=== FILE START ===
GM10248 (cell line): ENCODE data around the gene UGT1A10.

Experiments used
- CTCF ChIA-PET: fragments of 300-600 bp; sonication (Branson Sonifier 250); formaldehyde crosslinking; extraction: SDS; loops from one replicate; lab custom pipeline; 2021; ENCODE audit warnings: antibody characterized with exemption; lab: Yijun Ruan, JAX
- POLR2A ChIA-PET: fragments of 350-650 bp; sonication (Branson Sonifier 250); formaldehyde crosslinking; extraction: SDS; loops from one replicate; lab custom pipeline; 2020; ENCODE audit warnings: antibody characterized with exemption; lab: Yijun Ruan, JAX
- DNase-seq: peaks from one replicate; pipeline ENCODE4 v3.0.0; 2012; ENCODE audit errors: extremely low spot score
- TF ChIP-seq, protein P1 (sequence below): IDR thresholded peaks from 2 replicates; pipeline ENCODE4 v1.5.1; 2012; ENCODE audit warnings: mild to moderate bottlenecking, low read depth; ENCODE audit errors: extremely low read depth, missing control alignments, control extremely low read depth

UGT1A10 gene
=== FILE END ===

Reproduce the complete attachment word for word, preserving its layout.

GM10248 (cell line): ENCODE data around the gene UGT1A10.

Experiments used
- CTCF ChIA-PET: fragments of 300-600 bp; sonication (Branson Sonifier 250); formaldehyde crosslinking; extraction: SDS; loops from one replicate; lab custom pipeline; 2021; ENCODE audit warnings: antibody characterized with exemption; lab: Yijun Ruan, JAX
- POLR2A ChIA-PET: fragments of 350-650 bp; sonication (Branson Sonifier 250); formaldehyde crosslinking; extraction: SDS; loops from one replicate; lab custom pipeline; 2020; ENCODE audit warnings: antibody characterized with exemption; lab: Yijun Ruan, JAX
- DNase-seq: peaks from one replicate; pipeline ENCODE4 v3.0.0; 2012; ENCODE audit errors: extremely low spot score
- TF ChIP-seq, protein P1 (sequence below): IDR thresholded peaks from 2 replicates; pipeline ENCODE4 v1.5.1; 2012; ENCODE audit warnings: mild to moderate bottlenecking, low read depth; ENCODE audit errors: extremely low read depth, missing control alignments, control extremely low read depth

UGT1A10 gene